AARP Eye Center
Debit cards and credit cards look like similar products, and you can typically use them to do the same thing. But they have some crucial differences. Here’s a range of situations in which you might use either, along with the card that comes out on top.
AARP Membership — $12 for your first year when you sign up for Automatic Renewal
Get instant access to members-only products and hundreds of discounts, a free second membership, and a subscription to AARP The Magazine.
Round 1: You’re carrying a credit card balance.
From a consumer perspective, the main point of a credit card is that you can borrow money to pay for something and not pay any fees or interest — if you pay off your balance before the deadline. But carry a balance past that date, and the interest rates are crazy high. (The current national average is around 16 percent.) So, if you have a credit card balance, do all you can not to let it grow; do that by using a debit card for any in-person and online purchases, so as not to dig yourself into a deeper hole. “The last thing you want to do is run your credit card balance up higher,” says Matt Schulz, chief credit analyst at LendingTree.
The winner: Debit
Round 2: You’re making a big purchase.
Paying with a credit card, whether in person or online, gives you an extra layer of consumer protection that debit cards do not. If the merchandise you purchased is defective or you never received it, and you can’t settle the problem with the merchant, you can appeal to the card issuer to intervene. Credit cards also are more likely to automatically extend warranties on purchases and protect them against loss or theft for a limited period of time.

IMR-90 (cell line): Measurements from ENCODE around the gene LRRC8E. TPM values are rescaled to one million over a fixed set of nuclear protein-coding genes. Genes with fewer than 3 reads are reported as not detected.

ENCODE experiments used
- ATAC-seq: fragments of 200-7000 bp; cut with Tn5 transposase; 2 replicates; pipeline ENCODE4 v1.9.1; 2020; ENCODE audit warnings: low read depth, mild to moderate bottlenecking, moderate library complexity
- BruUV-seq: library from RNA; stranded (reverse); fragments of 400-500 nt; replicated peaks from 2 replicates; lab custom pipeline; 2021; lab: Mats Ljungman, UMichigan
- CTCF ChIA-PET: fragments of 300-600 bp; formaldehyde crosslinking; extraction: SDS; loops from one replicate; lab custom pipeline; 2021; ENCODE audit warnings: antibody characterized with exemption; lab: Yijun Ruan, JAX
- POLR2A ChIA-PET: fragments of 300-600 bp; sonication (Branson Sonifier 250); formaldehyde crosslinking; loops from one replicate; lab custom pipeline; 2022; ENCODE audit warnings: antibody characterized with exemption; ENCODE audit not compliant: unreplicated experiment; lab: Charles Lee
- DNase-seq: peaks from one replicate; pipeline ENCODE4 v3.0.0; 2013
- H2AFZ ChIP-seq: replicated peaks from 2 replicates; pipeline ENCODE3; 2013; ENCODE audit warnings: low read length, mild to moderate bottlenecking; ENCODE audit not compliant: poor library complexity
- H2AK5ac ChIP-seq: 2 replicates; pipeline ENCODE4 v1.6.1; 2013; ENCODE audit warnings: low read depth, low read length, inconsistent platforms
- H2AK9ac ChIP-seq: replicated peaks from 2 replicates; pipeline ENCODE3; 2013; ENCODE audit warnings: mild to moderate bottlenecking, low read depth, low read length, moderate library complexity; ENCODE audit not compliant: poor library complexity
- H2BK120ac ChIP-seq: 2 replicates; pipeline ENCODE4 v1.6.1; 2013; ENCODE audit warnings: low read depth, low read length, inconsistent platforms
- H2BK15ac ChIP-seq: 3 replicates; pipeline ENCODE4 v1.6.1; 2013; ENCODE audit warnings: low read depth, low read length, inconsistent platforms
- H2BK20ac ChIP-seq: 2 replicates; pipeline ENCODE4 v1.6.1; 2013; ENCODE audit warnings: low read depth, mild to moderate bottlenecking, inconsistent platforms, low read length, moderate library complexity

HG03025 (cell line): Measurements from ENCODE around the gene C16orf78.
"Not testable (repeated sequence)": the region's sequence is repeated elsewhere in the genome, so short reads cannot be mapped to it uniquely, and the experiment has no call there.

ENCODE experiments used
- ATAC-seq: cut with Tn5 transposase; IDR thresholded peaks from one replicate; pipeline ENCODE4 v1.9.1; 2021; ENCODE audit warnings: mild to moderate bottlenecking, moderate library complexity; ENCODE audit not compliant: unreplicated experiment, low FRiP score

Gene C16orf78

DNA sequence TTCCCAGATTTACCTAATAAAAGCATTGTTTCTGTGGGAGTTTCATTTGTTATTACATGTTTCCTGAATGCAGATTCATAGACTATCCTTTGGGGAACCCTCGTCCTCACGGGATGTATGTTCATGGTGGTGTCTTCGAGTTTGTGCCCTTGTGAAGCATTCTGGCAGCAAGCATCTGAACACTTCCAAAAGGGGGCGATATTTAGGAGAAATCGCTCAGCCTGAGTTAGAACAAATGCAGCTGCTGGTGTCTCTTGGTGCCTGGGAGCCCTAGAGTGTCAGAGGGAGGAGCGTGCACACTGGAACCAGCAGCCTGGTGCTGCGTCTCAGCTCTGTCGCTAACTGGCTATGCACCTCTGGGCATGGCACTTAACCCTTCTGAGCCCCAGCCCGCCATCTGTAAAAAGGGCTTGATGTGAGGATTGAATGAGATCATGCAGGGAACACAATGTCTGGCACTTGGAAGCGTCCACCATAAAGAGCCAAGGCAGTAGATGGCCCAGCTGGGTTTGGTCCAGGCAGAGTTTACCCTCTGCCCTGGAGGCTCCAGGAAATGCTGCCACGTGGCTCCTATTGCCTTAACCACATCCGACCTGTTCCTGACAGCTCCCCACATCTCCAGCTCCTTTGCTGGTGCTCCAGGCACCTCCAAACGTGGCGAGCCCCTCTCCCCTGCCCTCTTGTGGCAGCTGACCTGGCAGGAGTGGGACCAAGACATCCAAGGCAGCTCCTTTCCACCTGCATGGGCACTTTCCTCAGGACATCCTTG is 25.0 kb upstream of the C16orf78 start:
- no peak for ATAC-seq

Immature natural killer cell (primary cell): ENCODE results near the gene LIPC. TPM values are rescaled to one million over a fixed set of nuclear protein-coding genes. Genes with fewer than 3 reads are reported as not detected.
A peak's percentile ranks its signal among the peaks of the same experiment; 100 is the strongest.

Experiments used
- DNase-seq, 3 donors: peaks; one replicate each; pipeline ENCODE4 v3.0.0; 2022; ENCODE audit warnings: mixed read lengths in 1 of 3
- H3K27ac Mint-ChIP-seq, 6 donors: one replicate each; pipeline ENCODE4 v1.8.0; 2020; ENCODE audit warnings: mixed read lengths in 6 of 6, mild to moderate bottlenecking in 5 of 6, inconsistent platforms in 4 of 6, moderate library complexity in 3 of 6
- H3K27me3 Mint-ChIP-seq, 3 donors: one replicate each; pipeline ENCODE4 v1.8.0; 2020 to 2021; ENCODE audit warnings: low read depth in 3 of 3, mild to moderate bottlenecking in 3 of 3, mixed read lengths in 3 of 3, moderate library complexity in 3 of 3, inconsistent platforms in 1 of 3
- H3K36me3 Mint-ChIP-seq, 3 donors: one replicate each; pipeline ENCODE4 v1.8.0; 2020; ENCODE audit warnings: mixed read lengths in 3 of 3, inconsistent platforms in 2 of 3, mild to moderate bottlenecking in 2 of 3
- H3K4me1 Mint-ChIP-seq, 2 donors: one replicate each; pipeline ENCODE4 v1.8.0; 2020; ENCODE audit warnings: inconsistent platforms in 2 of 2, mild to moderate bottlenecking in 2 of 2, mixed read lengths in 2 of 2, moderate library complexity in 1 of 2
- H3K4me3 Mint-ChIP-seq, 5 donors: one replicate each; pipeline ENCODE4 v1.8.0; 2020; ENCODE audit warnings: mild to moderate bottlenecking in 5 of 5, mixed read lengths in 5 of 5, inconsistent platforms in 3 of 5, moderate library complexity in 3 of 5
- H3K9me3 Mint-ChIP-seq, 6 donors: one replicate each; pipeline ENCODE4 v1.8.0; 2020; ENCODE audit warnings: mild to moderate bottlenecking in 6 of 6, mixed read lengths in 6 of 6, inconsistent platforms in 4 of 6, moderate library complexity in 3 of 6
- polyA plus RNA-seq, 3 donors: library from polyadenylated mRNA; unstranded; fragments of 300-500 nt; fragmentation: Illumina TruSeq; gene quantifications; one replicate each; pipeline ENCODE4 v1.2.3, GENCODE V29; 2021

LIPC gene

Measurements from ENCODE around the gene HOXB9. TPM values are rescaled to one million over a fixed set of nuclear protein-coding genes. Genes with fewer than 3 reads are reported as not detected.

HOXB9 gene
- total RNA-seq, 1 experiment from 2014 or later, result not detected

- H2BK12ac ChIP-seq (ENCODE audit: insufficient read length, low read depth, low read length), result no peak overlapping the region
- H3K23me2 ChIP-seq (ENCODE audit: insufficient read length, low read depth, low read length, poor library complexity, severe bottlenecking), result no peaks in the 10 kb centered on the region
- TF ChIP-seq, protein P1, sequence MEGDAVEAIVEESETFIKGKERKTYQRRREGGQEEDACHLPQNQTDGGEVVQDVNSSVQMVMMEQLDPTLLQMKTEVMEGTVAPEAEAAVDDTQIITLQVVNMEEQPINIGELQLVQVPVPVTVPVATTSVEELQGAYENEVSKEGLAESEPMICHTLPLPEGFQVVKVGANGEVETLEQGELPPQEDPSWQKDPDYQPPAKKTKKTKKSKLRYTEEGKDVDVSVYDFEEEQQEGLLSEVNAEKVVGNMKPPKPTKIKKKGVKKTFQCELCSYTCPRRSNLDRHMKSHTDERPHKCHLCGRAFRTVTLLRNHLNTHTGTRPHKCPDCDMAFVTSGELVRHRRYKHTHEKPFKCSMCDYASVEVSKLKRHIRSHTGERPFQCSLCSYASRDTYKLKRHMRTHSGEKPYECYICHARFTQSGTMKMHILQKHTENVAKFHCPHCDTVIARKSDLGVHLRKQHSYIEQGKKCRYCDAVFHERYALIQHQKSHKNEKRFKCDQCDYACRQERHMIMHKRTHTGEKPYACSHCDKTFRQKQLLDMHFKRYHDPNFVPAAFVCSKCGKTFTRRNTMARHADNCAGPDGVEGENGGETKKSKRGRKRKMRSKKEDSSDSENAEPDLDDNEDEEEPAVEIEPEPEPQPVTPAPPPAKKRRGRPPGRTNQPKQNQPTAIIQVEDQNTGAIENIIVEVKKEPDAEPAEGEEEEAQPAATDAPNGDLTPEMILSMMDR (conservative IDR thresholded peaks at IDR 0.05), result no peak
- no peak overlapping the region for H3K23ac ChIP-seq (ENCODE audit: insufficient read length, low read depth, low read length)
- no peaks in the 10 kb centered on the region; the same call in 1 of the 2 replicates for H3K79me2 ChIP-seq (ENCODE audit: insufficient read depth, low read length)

From a cash-flow perspective, using a credit card will give you some time before you need to pay for that purchase, whereas debit cards will take the money out of your account immediately. “You could get at least 21 days before you have to pay for the purchase,” says Curtis Arnold, founder of BestPrepaidDebitCards.com.
The winner: Credit
Round 3: You’re traveling overseas.
There are two things to focus on: currency conversion fees and transaction fees. Many credit and debit cards charge a 3 percent conversion fee; for every $100 converted, you get charged $3. Likewise, many banks charge a fee for each currency-exchange transaction, be it at an ATM or at a retailer. But not all: Debit cards from Capital One 360 and Charles Schwab are among those that don’t charge a currency fee, though you may have to pay a local ATM fee. The message here: It’s less about credit card versus debit card, and more about cards that do or don’t charge these fees. “If you’re traveling, bring a main card and a backup card, and make sure neither of them charges foreign transaction fees,” says Sara Rathner, a credit card specialist at the personal finance website NerdWallet.